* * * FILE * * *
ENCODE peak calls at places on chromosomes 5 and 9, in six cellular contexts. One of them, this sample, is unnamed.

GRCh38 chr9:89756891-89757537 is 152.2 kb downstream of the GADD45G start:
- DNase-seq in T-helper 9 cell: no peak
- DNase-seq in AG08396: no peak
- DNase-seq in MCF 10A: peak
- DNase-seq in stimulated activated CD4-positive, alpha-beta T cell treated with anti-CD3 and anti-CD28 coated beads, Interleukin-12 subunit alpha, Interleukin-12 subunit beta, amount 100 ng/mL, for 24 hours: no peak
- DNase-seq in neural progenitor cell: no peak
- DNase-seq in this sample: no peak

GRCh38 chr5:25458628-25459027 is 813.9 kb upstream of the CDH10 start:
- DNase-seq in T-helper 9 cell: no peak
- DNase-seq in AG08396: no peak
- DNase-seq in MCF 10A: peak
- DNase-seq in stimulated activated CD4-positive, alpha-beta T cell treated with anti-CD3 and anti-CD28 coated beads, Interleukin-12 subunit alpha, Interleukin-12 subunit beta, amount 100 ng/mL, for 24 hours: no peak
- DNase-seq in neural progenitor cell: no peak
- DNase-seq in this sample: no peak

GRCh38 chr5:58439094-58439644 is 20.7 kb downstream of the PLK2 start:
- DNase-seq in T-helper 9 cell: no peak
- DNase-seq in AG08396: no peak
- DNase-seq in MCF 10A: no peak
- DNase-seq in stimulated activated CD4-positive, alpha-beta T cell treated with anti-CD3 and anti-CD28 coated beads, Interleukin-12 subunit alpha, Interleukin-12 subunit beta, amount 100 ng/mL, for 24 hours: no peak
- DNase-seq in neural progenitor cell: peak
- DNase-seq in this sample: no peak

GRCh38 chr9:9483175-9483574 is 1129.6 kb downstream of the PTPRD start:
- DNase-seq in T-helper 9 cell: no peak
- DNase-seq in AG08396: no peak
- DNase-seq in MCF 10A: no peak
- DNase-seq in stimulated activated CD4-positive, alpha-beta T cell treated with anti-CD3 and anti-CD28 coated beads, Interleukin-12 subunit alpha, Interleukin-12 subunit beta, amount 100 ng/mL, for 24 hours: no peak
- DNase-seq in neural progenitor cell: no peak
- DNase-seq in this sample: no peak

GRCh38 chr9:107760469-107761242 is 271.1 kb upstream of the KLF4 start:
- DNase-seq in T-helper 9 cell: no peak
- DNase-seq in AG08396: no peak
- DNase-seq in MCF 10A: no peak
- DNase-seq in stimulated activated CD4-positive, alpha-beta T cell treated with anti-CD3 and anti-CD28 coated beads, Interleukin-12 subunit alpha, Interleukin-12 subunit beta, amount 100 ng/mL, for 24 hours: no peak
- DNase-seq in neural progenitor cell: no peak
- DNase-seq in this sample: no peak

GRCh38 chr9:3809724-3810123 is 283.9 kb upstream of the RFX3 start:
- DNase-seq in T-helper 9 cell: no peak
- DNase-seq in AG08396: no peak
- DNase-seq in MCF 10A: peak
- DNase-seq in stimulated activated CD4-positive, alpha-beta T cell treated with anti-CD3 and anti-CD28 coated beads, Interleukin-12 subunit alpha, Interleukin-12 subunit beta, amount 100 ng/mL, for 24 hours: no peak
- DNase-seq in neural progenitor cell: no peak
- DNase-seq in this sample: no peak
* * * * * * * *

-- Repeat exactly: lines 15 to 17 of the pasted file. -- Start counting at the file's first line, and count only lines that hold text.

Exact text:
- DNase-seq in this sample: no peak

GRCh38 chr5:58439094-58439644 is 20.7 kb downstream of the PLK2 start:
- DNase-seq in T-helper 9 cell: no peak